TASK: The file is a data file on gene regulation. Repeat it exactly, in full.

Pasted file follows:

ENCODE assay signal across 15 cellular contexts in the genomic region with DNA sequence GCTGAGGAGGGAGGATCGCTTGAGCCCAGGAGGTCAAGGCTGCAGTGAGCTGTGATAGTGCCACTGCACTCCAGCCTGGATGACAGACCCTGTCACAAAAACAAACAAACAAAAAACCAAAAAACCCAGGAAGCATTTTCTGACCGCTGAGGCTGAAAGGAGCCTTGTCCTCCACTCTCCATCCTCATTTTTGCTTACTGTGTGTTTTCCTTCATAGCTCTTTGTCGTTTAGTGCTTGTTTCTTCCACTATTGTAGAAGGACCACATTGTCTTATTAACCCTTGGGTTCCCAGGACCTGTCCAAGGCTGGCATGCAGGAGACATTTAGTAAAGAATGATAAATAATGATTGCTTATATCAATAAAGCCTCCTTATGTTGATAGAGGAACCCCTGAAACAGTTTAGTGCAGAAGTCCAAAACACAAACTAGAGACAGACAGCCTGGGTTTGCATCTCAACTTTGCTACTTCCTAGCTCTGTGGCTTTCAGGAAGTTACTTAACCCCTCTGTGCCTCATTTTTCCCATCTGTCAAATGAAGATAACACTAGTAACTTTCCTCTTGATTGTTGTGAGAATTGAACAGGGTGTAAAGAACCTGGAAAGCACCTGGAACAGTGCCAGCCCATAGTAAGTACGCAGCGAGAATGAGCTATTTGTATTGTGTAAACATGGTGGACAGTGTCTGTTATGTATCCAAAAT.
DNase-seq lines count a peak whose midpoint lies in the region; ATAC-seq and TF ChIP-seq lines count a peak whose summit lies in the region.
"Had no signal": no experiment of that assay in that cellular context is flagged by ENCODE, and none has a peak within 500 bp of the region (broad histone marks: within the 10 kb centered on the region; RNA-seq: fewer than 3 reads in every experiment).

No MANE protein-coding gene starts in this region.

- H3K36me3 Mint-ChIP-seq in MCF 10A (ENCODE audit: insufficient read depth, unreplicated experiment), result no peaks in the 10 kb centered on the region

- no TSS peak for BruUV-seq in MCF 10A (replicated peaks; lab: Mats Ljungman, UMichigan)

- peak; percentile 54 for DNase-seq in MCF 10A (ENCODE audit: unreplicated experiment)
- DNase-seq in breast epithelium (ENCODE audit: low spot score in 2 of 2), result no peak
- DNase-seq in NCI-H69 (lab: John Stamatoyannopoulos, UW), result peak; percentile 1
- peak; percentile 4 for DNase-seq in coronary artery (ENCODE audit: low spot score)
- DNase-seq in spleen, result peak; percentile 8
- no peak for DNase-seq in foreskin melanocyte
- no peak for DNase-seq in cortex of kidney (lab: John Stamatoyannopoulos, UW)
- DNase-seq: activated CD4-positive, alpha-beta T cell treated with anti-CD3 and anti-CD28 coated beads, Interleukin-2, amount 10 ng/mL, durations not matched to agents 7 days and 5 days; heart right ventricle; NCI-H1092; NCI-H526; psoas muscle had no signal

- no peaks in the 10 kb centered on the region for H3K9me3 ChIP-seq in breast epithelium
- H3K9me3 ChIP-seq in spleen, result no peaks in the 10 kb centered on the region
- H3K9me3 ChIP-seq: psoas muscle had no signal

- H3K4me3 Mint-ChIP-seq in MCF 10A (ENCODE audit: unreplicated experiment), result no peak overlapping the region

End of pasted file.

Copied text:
ENCODE assay signal across 15 cellular contexts in the genomic region with DNA sequence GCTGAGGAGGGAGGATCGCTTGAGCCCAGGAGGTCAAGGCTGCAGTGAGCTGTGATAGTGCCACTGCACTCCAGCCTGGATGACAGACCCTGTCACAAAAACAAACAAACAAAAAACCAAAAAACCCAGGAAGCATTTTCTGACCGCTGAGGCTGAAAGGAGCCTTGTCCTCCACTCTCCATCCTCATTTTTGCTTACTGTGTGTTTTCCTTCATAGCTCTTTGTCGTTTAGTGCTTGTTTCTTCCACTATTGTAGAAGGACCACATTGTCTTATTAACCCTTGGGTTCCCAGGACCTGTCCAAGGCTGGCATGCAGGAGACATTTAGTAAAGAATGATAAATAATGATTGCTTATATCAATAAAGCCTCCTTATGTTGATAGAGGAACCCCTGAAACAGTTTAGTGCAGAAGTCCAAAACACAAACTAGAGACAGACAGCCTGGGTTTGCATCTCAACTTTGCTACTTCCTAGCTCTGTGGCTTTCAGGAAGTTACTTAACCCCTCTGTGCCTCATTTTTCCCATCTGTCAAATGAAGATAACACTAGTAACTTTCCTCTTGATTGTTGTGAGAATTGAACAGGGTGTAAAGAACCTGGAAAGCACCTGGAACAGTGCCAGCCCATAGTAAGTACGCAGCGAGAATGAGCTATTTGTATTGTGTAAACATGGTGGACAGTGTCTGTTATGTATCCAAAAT.
DNase-seq lines count a peak whose midpoint lies in the region; ATAC-seq and TF ChIP-seq lines count a peak whose summit lies in the region.
"Had no signal": no experiment of that assay in that cellular context is flagged by ENCODE, and none has a peak within 500 bp of the region (broad histone marks: within the 10 kb centered on the region; RNA-seq: fewer than 3 reads in every experiment).

No MANE protein-coding gene starts in this region.

- H3K36me3 Mint-ChIP-seq in MCF 10A (ENCODE audit: insufficient read depth, unreplicated experiment), result no peaks in the 10 kb centered on the region

- no TSS peak for BruUV-seq in MCF 10A (replicated peaks; lab: Mats Ljungman, UMichigan)

- peak; percentile 54 for DNase-seq in MCF 10A (ENCODE audit: unreplicated experiment)
- DNase-seq in breast epithelium (ENCODE audit: low spot score in 2 of 2), result no peak
- DNase-seq in NCI-H69 (lab: John Stamatoyannopoulos, UW), result peak; percentile 1
- peak; percentile 4 for DNase-seq in coronary artery (ENCODE audit: low spot score)
- DNase-seq in spleen, result peak; percentile 8
- no peak for DNase-seq in foreskin melanocyte
- no peak for DNase-seq in cortex of kidney (lab: John Stamatoyannopoulos, UW)
- DNase-seq: activated CD4-positive, alpha-beta T cell treated with anti-CD3 and anti-CD28 coated beads, Interleukin-2, amount 10 ng/mL, durations not matched to agents 7 days and 5 days; heart right ventricle; NCI-H1092; NCI-H526; psoas muscle had no signal

- no peaks in the 10 kb centered on the region for H3K9me3 ChIP-seq in breast epithelium
- H3K9me3 ChIP-seq in spleen, result no peaks in the 10 kb centered on the region
- H3K9me3 ChIP-seq: psoas muscle had no signal

- H3K4me3 Mint-ChIP-seq in MCF 10A (ENCODE audit: unreplicated experiment), result no peak overlapping the region